Genes for potentially debilitating disorders such as bipolar disorder usually pass out of the population over time because affected people have fewer children. The fact that this has not happened for bipolar disorder suggests that the responsible genes are being maintained despite their potentially debilitating effects on a significant proportion of the population, and thus that they must be conferring an important adaptive or evolutionary advantage. Unusually amongst mental or indeed physical illnesses, bipolar disorder is more common in higher socioeconomic groups, suggesting that the genes that predispose to bipolar disorder also predispose to greater achievement and success in the relatives of people with bipolar disorder and sometimes even in people with bipolar disorder themselves. A prime example is Kay Redfield Jamison (quoted above), who is not only a Professor of Psychiatry but also an Honorary Professor of English. Jamison has written a number of critically acclaimed books including one called An Unquiet Mind on her experience of suffering with bipolar disorder.
Whilst the genes responsible for bipolar disorder may lead to adaptive advantages at the individual level, they may also lead to adaptive advantages at the level of the population group. Compared to neighbouring population groups, population groups with a high proportion of creative individuals are likely to be more artistically and culturally developed, lending them a stronger sense of identity and purpose and tighter social cohesion. They are also likely to be more scientifically and technologically advanced, and so more economically and militarily successful. As a result of these important adaptive advantages, such population groups are more likely to survive and the genes for bipolar disorder to be maintained and propagated.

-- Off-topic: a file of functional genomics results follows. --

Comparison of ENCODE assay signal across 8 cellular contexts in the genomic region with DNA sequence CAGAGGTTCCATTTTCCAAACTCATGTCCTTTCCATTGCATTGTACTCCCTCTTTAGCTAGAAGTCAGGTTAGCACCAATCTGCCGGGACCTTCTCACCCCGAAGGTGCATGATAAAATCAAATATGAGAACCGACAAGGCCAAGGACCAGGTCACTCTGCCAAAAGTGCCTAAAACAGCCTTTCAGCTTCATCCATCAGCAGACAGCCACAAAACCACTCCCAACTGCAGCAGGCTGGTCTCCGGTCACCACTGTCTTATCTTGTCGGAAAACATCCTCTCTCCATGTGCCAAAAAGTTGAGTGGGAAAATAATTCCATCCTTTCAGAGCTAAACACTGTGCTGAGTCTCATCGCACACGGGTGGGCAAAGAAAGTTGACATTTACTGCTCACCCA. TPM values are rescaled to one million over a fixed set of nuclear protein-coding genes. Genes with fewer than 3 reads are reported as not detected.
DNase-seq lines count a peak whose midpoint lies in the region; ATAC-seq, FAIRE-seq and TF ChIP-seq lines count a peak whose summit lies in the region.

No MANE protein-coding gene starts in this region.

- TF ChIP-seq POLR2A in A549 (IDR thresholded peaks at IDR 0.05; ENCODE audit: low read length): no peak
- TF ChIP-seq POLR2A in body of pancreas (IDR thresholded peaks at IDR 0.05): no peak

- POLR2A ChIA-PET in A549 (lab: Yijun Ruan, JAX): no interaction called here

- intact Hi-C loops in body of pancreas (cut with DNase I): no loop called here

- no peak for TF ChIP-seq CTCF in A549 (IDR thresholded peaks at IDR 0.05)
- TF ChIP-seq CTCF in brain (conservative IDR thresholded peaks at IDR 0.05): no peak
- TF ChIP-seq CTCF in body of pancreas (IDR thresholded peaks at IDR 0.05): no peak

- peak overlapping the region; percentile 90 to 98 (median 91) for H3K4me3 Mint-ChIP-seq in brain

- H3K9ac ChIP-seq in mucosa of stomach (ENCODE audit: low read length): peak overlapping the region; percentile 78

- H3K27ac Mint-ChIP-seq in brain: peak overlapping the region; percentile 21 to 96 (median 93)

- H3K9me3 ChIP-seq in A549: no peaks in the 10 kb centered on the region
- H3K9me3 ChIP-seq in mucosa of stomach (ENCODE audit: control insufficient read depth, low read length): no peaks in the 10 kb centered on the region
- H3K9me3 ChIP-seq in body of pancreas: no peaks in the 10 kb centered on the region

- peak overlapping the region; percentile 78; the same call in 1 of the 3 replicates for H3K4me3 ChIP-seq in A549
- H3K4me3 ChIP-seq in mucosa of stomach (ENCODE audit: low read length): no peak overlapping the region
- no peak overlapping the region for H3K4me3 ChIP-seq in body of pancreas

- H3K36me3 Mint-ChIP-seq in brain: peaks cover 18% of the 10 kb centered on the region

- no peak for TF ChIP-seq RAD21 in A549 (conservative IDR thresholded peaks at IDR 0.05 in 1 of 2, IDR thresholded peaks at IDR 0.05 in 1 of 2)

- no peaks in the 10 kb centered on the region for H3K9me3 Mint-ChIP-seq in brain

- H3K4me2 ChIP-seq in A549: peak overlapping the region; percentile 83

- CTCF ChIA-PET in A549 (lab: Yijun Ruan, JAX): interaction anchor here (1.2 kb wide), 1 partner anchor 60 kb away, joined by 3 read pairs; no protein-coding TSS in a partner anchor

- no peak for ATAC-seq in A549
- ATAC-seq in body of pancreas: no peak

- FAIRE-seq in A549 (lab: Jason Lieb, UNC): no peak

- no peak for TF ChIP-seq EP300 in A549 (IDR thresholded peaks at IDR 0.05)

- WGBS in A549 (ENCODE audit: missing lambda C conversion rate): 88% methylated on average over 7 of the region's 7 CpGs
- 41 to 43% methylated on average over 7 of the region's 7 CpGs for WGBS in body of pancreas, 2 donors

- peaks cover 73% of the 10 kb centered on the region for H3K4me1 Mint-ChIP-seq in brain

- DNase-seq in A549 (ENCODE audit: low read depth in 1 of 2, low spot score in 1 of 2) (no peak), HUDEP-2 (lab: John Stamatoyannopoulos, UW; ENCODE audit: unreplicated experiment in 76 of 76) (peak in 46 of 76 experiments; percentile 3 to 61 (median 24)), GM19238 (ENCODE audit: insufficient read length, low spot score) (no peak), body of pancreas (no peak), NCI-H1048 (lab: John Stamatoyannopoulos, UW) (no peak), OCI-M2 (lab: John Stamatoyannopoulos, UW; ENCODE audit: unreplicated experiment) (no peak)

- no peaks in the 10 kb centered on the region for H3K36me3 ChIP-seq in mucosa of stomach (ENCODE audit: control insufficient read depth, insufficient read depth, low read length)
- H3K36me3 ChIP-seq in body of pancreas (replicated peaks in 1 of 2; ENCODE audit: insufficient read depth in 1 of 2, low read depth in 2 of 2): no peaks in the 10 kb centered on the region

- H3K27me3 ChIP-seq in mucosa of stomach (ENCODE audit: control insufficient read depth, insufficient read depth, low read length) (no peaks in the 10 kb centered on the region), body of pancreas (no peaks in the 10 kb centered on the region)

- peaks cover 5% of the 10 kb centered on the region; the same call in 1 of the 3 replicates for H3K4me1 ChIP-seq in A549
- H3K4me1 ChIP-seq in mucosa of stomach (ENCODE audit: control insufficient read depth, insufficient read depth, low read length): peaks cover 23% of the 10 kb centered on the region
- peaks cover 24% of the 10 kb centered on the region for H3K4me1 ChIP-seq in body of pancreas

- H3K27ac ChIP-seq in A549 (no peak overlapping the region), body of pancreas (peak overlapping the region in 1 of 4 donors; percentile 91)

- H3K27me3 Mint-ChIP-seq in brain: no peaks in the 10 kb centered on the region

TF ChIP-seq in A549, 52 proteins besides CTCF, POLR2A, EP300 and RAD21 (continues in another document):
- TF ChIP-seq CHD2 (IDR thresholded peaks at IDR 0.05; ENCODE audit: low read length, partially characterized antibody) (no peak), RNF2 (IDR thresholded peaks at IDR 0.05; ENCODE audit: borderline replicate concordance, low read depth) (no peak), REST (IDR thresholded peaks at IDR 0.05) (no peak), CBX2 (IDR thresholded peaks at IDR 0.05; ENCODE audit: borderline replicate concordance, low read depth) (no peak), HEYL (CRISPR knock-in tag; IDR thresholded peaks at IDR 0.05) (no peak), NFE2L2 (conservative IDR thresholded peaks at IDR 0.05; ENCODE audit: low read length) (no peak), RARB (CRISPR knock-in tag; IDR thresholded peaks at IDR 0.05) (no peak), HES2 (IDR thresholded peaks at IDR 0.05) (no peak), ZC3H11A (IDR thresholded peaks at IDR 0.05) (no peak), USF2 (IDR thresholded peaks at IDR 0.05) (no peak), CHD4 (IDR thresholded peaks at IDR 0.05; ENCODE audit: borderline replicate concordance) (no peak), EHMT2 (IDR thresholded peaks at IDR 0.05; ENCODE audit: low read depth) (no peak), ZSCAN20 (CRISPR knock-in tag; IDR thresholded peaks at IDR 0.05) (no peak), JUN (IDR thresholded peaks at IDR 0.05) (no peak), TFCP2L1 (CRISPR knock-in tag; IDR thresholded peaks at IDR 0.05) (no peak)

Some possible explanations
For Andreasen, a creative person may be different from other people in that he is more open to experience, exploratory, risk tasking, and tolerant of ambiguity. Such traits make him see and feel and understand more, but they also make him hurt more easily and so more prone to experience suffering and dark moods. A creative person experiences the order and structure that others find comforting as inhibiting and even suffocating. For this reason, he feels the need to confront norms and conventions, discard the certitudes of black and white definition, and escape into a richer and more nuanced ‘borderless grey’. The freedom that he finds in this limbo enables him to enter into periods of intense concentration and focus akin to a trance or hypomanic episode. Such periods are characterized by heightened consciousness, frenzied activity, and intense productivity and are the hallmark of the creative process.